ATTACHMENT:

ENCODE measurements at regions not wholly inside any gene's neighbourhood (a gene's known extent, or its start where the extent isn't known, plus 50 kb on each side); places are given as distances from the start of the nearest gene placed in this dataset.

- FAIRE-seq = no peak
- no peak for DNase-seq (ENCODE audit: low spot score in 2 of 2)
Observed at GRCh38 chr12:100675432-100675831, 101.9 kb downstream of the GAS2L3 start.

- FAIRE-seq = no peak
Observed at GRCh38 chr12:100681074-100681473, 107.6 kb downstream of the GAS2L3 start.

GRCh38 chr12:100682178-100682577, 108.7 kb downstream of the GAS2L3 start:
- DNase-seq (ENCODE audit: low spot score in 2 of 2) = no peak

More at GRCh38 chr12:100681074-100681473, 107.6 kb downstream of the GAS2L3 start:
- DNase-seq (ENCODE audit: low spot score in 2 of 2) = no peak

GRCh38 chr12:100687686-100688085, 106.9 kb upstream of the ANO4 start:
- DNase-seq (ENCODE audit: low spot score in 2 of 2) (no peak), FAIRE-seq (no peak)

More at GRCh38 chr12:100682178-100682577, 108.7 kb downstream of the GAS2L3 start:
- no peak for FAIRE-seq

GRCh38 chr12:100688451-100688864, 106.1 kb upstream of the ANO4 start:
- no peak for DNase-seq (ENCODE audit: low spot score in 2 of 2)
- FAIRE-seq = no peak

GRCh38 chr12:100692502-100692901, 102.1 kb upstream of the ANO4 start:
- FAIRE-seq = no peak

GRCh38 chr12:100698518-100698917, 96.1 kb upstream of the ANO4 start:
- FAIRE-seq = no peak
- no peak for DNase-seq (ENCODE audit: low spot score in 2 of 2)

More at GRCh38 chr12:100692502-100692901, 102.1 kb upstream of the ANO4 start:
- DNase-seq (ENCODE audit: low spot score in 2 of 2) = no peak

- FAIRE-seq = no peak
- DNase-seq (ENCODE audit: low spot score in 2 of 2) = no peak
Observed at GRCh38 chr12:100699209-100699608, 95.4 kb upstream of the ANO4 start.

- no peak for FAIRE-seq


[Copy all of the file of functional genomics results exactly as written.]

ENCODE measurements at regions not wholly inside any gene's neighbourhood (a gene's known extent, or its start where the extent isn't known, plus 50 kb on each side); places are given as distances from the start of the nearest gene placed in this dataset.

- FAIRE-seq = no peak
- no peak for DNase-seq (ENCODE audit: low spot score in 2 of 2)
Observed at GRCh38 chr12:100675432-100675831, 101.9 kb downstream of the GAS2L3 start.

- FAIRE-seq = no peak
Observed at GRCh38 chr12:100681074-100681473, 107.6 kb downstream of the GAS2L3 start.

GRCh38 chr12:100682178-100682577, 108.7 kb downstream of the GAS2L3 start:
- DNase-seq (ENCODE audit: low spot score in 2 of 2) = no peak

More at GRCh38 chr12:100681074-100681473, 107.6 kb downstream of the GAS2L3 start:
- DNase-seq (ENCODE audit: low spot score in 2 of 2) = no peak

GRCh38 chr12:100687686-100688085, 106.9 kb upstream of the ANO4 start:
- DNase-seq (ENCODE audit: low spot score in 2 of 2) (no peak), FAIRE-seq (no peak)

More at GRCh38 chr12:100682178-100682577, 108.7 kb downstream of the GAS2L3 start:
- no peak for FAIRE-seq

GRCh38 chr12:100688451-100688864, 106.1 kb upstream of the ANO4 start:
- no peak for DNase-seq (ENCODE audit: low spot score in 2 of 2)
- FAIRE-seq = no peak

GRCh38 chr12:100692502-100692901, 102.1 kb upstream of the ANO4 start:
- FAIRE-seq = no peak

GRCh38 chr12:100698518-100698917, 96.1 kb upstream of the ANO4 start:
- FAIRE-seq = no peak
- no peak for DNase-seq (ENCODE audit: low spot score in 2 of 2)

More at GRCh38 chr12:100692502-100692901, 102.1 kb upstream of the ANO4 start:
- DNase-seq (ENCODE audit: low spot score in 2 of 2) = no peak

- FAIRE-seq = no peak
- DNase-seq (ENCODE audit: low spot score in 2 of 2) = no peak
Observed at GRCh38 chr12:100699209-100699608, 95.4 kb upstream of the ANO4 start.

- no peak for FAIRE-seq